Theo Lippman Jr.

September 09, 1992|By Theo Lippman Jr.

This is the 52nd presidential election.

The 13th was held in 1836. In 1828 and 1832 Andrew Jackson had created a Democratic Party based on the votes of ''the common man.'' His opponents coalesced into a new party, the Whigs, so-named because Jackson's critics, invoking Revolutionary-era rhetoric, said he was making the presidency too ''royally'' powerful.

Rather than back a single opponent for Jackson's hand-picked successor, Vice President Martin Van Buren of New York, the Whigs supported regional tickets in New England, the West and the South. They believed this would throw the choice back into a House of Representatives somewhat resentful of the growing power of the White House.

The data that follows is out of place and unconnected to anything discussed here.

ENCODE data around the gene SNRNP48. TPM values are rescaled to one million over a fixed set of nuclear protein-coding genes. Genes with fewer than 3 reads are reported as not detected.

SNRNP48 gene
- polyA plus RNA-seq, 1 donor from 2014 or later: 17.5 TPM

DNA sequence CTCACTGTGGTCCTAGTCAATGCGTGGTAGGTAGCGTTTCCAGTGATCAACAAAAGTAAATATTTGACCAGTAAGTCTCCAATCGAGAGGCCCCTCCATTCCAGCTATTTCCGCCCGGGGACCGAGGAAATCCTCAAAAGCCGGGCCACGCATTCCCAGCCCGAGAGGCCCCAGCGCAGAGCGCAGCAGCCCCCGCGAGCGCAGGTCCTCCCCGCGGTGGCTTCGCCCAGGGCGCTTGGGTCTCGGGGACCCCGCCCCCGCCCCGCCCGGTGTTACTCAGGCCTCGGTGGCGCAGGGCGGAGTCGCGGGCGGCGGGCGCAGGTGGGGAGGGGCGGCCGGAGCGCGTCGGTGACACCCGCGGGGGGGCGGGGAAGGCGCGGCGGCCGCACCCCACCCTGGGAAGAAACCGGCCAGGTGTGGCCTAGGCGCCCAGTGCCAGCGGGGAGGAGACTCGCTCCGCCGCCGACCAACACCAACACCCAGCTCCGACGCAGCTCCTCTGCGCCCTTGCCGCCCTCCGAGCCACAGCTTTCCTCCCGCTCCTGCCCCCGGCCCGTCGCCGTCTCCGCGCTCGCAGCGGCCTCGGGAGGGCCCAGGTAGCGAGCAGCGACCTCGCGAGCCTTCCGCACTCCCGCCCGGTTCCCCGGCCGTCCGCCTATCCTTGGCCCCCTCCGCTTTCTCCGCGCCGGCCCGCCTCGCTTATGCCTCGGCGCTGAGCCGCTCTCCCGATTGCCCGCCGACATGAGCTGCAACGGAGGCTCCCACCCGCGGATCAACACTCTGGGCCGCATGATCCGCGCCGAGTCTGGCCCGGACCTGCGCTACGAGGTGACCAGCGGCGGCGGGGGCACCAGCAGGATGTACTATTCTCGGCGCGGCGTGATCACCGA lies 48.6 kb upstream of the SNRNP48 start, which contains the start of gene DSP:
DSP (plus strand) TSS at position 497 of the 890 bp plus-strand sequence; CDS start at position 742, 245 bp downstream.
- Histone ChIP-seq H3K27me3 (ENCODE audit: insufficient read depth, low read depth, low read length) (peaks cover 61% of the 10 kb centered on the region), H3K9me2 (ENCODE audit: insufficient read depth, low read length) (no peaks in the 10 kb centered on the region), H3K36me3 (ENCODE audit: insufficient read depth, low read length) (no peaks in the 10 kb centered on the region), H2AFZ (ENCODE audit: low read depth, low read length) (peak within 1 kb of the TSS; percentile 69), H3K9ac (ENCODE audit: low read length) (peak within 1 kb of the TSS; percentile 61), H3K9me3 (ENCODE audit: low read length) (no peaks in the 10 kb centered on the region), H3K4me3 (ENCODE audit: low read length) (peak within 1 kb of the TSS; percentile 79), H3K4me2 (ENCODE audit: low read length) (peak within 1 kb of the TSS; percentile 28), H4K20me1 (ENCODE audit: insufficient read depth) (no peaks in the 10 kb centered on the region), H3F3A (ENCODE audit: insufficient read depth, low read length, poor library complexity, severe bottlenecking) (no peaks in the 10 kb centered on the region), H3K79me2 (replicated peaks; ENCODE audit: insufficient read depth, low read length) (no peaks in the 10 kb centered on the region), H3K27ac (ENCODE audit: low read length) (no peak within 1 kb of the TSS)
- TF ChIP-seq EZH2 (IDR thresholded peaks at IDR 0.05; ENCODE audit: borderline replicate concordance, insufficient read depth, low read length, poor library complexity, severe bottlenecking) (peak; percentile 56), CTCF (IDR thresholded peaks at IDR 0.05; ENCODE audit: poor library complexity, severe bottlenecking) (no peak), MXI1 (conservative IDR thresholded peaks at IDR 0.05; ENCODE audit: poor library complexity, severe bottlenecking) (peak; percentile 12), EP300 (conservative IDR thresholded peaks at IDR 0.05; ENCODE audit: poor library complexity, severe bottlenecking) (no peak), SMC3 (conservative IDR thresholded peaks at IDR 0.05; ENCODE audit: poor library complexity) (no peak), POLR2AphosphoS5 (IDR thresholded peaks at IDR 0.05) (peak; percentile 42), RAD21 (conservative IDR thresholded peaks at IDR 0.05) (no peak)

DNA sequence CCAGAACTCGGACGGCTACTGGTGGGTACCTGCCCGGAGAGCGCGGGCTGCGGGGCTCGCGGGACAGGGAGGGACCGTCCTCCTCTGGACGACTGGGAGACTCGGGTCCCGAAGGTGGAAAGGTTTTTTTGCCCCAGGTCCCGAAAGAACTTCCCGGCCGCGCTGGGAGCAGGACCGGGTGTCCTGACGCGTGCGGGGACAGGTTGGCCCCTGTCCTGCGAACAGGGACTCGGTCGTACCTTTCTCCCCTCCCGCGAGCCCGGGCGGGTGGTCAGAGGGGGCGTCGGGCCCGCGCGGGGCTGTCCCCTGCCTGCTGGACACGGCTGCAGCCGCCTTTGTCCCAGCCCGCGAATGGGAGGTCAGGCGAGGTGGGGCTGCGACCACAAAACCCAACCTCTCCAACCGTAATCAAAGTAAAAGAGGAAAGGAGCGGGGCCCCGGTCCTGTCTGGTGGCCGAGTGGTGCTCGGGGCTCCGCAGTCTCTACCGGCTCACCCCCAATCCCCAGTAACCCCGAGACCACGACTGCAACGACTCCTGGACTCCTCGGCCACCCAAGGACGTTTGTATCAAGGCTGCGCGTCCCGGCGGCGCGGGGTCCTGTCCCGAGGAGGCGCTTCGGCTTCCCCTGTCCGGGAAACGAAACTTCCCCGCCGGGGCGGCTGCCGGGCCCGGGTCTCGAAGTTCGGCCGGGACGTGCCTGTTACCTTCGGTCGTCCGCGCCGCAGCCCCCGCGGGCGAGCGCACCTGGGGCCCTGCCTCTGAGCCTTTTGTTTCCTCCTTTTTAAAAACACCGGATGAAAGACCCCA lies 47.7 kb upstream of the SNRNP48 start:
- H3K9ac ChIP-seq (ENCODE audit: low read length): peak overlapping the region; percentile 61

Regional friction had been growing as fast as class differences in the 1830s. Southern slavery and its extension into the territories was increasingly debated. Many Southerners did not feel Van Buren was sufficiently pro-States' Rights. But he was a great political organizer and manipulator, and though his popular vote fell dramatically in Southern states, he still carried most of them and won 170 of 294 electoral votes against his three Whig opponents.

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